Massachusetts House Leaders Unveil $50B State Budget Plan

BOSTON (AP) — Democratic leaders in the Massachusetts House released a nearly $50 billion state budget proposal Wednesday that would increase spending on areas like schools and local aid while sidestepping a series of tax breaks pushed by Republican Gov. Charlie Baker.

The budget would expand state support for early education and child care programs, provide free school lunches for another year and strengthen workforce training and youth engagement programs. The plan is for the 2023 fiscal year that begins July 1.

It would also require that jails and prisons make phone calls free for prisoners and their families.

The proposal does not include any broad-based tax increases or fee hikes.

The $49.6 billion budget plan would boost spending by more than $2 billion — or 4.2% — over the current year’s budget. That’s 2.9% — or nearly $1.4 billion — more than Baker’s budget proposal unveiled in January.

Not included in the House plan is a package of more than $690 million in proposed tax cuts suggested by Baker.

One would eliminate income taxes for the state’s lowest-paid 230,000 taxpayers by raising the state’s adjusted gross income thresholds for “no tax status” to $12,400 for single filers, $24,800 for joint filers, and $18,650 for heads of households.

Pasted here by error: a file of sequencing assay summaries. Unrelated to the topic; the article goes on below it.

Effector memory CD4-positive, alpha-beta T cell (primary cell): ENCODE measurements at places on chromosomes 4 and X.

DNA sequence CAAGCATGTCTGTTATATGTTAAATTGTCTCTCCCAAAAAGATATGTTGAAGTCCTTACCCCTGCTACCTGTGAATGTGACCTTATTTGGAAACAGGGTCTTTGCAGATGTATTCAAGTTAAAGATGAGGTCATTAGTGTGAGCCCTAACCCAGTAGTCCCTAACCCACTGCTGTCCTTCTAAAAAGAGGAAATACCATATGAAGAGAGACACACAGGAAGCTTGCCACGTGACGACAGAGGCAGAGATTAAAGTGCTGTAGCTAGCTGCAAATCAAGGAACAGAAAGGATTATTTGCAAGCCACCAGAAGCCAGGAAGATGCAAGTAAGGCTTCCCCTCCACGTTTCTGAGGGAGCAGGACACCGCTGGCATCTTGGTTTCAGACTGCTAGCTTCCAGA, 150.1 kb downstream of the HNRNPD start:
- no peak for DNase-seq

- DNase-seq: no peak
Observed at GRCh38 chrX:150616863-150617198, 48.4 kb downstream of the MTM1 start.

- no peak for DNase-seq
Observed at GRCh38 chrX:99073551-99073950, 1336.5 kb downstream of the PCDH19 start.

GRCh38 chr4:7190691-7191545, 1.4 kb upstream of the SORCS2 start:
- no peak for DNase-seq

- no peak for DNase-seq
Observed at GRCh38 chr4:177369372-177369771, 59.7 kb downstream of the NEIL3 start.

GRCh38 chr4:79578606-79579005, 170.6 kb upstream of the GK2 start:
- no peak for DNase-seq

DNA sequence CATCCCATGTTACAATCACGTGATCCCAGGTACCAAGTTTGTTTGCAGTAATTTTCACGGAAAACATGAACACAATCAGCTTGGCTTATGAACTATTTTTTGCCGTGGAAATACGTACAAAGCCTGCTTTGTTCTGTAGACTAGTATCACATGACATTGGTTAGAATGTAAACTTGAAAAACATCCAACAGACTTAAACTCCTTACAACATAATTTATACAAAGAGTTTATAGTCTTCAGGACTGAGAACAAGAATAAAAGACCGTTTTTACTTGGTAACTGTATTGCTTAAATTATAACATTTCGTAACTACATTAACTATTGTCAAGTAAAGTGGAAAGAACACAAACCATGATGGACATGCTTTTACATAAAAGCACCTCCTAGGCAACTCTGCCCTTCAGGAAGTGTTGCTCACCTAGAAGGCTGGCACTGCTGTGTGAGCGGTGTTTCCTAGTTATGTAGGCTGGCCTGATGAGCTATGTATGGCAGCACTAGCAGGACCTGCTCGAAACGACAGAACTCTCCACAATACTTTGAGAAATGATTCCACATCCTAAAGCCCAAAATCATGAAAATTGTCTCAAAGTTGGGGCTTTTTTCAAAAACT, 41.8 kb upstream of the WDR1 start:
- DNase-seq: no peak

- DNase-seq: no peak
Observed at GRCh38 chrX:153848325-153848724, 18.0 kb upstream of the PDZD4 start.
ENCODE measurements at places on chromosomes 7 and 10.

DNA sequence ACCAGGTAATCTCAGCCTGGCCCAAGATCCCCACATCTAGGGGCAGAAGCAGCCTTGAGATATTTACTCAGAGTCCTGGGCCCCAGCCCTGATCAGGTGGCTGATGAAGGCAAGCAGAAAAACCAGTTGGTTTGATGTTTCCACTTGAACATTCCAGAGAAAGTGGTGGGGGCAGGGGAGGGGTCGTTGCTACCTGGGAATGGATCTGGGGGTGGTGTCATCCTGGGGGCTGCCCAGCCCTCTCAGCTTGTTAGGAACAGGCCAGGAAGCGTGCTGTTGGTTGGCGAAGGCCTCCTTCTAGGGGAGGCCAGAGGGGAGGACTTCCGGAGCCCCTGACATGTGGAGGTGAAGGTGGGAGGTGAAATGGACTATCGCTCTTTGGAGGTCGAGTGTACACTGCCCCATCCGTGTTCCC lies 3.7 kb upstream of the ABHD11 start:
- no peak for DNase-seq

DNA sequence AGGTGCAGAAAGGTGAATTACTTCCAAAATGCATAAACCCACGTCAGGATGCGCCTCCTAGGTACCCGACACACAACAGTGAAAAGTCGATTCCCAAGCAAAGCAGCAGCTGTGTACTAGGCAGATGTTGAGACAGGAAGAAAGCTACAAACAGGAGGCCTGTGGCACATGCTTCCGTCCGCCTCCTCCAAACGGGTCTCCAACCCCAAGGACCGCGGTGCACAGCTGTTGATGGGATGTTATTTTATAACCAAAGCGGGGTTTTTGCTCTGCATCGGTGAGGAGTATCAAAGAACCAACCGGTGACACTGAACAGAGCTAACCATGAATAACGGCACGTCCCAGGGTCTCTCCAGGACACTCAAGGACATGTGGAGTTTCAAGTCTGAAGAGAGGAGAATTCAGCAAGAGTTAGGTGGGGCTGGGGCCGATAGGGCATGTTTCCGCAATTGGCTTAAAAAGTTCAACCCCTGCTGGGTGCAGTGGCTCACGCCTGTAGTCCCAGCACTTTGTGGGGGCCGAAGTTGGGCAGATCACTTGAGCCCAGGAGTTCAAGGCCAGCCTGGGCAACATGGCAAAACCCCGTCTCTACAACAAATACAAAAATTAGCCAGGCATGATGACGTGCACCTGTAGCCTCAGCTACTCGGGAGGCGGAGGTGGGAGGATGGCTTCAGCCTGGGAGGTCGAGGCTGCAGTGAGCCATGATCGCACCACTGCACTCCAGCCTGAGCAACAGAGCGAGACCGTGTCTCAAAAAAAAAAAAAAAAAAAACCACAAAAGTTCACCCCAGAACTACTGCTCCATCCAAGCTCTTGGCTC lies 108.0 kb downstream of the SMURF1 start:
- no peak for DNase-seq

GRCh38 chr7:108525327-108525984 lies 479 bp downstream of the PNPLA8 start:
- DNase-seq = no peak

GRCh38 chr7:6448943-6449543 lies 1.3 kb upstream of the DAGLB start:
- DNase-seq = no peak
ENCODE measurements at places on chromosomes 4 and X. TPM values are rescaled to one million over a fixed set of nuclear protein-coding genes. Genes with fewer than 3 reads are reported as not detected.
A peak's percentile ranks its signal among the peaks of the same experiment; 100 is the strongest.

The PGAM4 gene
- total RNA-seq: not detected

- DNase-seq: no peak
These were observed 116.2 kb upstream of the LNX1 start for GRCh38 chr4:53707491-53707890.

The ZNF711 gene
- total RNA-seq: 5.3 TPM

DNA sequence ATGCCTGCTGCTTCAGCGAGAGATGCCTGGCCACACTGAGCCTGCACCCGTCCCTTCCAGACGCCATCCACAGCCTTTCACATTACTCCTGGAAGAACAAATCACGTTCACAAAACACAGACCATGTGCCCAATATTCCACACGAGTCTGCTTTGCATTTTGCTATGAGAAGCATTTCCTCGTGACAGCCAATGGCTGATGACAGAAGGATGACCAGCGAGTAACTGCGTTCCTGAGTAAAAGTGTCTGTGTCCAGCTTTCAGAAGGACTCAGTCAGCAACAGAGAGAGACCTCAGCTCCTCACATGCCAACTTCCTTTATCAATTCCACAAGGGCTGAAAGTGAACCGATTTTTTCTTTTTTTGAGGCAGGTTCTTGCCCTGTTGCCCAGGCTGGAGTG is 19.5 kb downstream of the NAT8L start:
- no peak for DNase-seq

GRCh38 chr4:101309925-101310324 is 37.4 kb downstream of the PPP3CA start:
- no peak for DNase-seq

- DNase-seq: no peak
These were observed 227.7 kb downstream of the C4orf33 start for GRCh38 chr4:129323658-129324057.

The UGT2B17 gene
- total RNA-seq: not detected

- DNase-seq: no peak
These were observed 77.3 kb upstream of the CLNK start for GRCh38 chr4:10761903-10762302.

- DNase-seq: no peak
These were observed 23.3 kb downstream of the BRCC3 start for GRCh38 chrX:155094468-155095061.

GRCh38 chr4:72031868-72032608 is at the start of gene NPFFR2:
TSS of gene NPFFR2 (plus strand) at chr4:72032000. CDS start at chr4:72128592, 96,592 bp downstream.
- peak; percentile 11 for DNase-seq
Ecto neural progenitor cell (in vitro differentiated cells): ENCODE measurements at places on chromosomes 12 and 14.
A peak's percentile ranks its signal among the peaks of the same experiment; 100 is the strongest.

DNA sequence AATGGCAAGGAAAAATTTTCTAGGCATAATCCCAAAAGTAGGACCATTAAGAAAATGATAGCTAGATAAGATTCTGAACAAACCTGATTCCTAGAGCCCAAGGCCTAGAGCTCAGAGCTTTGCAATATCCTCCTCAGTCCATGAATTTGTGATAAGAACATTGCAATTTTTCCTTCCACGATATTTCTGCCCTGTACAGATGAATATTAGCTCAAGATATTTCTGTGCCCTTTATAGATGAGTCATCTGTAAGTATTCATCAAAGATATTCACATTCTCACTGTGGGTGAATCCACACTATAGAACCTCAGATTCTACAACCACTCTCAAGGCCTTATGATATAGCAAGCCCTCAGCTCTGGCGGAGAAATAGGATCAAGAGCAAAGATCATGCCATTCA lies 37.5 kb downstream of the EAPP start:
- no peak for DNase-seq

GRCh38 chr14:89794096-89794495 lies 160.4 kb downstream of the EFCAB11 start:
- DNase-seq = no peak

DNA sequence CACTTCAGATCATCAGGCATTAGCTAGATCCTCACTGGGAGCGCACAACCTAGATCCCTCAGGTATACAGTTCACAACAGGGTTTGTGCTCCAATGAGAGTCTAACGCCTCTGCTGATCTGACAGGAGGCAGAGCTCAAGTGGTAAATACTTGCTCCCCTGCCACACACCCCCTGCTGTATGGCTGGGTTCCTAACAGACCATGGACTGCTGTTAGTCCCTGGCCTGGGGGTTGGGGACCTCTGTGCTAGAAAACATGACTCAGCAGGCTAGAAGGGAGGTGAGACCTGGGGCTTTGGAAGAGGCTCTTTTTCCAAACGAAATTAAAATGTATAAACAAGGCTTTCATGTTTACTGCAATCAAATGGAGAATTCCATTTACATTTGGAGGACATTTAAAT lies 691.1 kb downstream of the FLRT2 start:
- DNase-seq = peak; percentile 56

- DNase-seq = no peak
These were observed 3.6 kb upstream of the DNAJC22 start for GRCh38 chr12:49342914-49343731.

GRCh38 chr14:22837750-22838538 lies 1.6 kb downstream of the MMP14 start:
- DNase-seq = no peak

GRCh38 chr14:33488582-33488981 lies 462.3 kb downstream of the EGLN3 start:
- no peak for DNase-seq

Another would give renters a bigger tax break on their monthly payments.

The state rent deduction is currently 50% of rent but capped at $3,000 a year. Baker’s plan would increase that cap to $5,000, letting more than 880,000 Massachusetts renters keep approximately $77 million more annually.

Democratic House Speaker Ronald Mariano didn’t rule out revisiting Baker's proposed tax breaks before the end of the Legislature's formal session on July 31, but said House lawmakers didn’t feel they were necessary now.

Baker said the state can afford the tax cuts given its strong fiscal position.

The House is expected to debate and vote on their budget proposal later in the month.

Last up in the annual budget-writing process is the Senate, also controlled by Democrats.

Once the House and Senate approve their separate versions of the spending plan, a special committee of House and Senate members will come up with a compromise version that will head back to both chambers for a final vote.

That final version then heads to Baker's desk for his signature. Baker can issue vetoes, but Democrats have large enough majorities in both chambers to override any vetoes if they want.

The goal is to have the new budget wrapped up before by the end of the current fiscal year on June 30.